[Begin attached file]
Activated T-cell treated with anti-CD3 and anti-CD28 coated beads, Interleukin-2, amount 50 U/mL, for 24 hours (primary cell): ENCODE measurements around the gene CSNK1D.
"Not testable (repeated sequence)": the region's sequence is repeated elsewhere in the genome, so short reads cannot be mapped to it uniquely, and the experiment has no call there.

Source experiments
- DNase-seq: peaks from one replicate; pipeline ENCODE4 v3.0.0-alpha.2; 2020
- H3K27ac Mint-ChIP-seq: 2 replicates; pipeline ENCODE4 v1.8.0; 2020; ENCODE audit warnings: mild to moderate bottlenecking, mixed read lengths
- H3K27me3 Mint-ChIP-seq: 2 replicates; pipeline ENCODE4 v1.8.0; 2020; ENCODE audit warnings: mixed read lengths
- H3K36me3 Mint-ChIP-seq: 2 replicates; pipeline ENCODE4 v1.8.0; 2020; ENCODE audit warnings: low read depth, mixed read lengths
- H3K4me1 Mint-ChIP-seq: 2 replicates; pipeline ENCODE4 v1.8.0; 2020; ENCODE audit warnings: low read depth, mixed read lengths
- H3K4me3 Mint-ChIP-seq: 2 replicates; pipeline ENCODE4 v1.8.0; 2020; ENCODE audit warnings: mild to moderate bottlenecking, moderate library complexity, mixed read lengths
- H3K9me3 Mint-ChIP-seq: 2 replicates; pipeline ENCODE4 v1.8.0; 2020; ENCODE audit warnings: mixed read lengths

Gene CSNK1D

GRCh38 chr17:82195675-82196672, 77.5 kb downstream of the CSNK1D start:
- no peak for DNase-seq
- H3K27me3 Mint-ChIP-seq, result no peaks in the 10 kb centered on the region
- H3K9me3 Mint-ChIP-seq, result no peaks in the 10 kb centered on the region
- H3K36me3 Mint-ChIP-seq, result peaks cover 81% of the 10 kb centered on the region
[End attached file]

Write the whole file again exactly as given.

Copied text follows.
Activated T-cell treated with anti-CD3 and anti-CD28 coated beads, Interleukin-2, amount 50 U/mL, for 24 hours (primary cell): ENCODE measurements around the gene CSNK1D.
"Not testable (repeated sequence)": the region's sequence is repeated elsewhere in the genome, so short reads cannot be mapped to it uniquely, and the experiment has no call there.

Source experiments
- DNase-seq: peaks from one replicate; pipeline ENCODE4 v3.0.0-alpha.2; 2020
- H3K27ac Mint-ChIP-seq: 2 replicates; pipeline ENCODE4 v1.8.0; 2020; ENCODE audit warnings: mild to moderate bottlenecking, mixed read lengths
- H3K27me3 Mint-ChIP-seq: 2 replicates; pipeline ENCODE4 v1.8.0; 2020; ENCODE audit warnings: mixed read lengths
- H3K36me3 Mint-ChIP-seq: 2 replicates; pipeline ENCODE4 v1.8.0; 2020; ENCODE audit warnings: low read depth, mixed read lengths
- H3K4me1 Mint-ChIP-seq: 2 replicates; pipeline ENCODE4 v1.8.0; 2020; ENCODE audit warnings: low read depth, mixed read lengths
- H3K4me3 Mint-ChIP-seq: 2 replicates; pipeline ENCODE4 v1.8.0; 2020; ENCODE audit warnings: mild to moderate bottlenecking, moderate library complexity, mixed read lengths
- H3K9me3 Mint-ChIP-seq: 2 replicates; pipeline ENCODE4 v1.8.0; 2020; ENCODE audit warnings: mixed read lengths

Gene CSNK1D

GRCh38 chr17:82195675-82196672, 77.5 kb downstream of the CSNK1D start:
- no peak for DNase-seq
- H3K27me3 Mint-ChIP-seq, result no peaks in the 10 kb centered on the region
- H3K9me3 Mint-ChIP-seq, result no peaks in the 10 kb centered on the region
- H3K36me3 Mint-ChIP-seq, result peaks cover 81% of the 10 kb centered on the region